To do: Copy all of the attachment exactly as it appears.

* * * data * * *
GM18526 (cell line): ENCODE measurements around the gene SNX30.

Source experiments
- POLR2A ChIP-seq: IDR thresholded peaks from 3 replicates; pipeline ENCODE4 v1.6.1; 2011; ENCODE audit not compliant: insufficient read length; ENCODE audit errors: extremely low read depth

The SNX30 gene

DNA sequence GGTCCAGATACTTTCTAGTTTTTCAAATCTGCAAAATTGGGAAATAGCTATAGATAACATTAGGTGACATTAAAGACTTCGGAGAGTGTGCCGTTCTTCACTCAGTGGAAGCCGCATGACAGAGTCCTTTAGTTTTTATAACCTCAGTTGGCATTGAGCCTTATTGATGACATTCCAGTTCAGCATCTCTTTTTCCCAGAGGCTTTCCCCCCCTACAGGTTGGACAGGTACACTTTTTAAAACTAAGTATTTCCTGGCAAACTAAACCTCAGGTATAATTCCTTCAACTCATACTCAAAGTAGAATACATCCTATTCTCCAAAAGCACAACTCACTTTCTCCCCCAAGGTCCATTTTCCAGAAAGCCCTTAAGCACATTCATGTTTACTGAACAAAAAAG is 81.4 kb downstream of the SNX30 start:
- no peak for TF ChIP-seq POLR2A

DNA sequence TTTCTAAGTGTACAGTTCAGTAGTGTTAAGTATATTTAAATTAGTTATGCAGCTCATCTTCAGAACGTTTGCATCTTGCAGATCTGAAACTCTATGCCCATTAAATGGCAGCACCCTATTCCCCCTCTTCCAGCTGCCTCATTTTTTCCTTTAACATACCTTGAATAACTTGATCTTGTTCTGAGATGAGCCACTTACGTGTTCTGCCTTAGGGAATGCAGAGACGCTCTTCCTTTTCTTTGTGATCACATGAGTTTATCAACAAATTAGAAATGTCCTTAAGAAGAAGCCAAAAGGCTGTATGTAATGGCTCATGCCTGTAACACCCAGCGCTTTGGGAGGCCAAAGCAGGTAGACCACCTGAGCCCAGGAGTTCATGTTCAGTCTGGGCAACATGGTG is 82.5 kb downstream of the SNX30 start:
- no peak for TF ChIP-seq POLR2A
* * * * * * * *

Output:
GM18526 (cell line): ENCODE measurements around the gene SNX30.

Source experiments
- POLR2A ChIP-seq: IDR thresholded peaks from 3 replicates; pipeline ENCODE4 v1.6.1; 2011; ENCODE audit not compliant: insufficient read length; ENCODE audit errors: extremely low read depth

The SNX30 gene

DNA sequence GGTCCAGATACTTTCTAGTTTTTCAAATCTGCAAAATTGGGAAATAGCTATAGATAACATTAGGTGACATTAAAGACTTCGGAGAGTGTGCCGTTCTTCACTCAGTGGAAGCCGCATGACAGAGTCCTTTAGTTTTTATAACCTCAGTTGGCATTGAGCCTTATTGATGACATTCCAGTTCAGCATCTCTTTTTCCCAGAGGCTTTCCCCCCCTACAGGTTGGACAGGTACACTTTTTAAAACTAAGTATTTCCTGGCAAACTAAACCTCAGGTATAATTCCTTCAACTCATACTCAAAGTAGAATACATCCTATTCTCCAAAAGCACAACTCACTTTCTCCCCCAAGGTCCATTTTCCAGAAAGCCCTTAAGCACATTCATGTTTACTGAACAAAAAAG is 81.4 kb downstream of the SNX30 start:
- no peak for TF ChIP-seq POLR2A

DNA sequence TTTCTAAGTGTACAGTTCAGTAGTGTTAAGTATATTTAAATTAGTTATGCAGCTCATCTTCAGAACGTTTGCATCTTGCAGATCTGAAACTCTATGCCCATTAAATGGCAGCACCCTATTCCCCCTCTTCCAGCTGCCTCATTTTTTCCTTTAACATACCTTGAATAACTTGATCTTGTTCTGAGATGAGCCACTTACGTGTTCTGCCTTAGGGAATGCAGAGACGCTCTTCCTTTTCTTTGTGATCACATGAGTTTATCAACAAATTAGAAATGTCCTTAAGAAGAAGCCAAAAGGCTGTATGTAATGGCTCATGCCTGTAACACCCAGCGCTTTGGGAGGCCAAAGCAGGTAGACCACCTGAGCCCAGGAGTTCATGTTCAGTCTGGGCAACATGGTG is 82.5 kb downstream of the SNX30 start:
- no peak for TF ChIP-seq POLR2A